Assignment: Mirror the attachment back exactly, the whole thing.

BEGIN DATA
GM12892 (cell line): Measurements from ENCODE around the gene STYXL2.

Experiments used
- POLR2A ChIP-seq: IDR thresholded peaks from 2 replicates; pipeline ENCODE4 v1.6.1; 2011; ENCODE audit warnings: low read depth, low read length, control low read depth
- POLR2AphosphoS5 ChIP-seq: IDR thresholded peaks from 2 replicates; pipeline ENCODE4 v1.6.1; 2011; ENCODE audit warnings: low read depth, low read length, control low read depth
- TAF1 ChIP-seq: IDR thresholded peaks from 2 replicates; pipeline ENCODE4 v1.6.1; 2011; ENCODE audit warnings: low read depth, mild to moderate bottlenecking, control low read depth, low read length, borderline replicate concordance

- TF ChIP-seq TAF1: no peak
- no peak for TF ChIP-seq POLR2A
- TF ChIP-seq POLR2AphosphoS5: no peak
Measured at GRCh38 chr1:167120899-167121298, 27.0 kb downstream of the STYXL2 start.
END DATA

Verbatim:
GM12892 (cell line): Measurements from ENCODE around the gene STYXL2.

Experiments used
- POLR2A ChIP-seq: IDR thresholded peaks from 2 replicates; pipeline ENCODE4 v1.6.1; 2011; ENCODE audit warnings: low read depth, low read length, control low read depth
- POLR2AphosphoS5 ChIP-seq: IDR thresholded peaks from 2 replicates; pipeline ENCODE4 v1.6.1; 2011; ENCODE audit warnings: low read depth, low read length, control low read depth
- TAF1 ChIP-seq: IDR thresholded peaks from 2 replicates; pipeline ENCODE4 v1.6.1; 2011; ENCODE audit warnings: low read depth, mild to moderate bottlenecking, control low read depth, low read length, borderline replicate concordance

- TF ChIP-seq TAF1: no peak
- no peak for TF ChIP-seq POLR2A
- TF ChIP-seq POLR2AphosphoS5: no peak
Measured at GRCh38 chr1:167120899-167121298, 27.0 kb downstream of the STYXL2 start.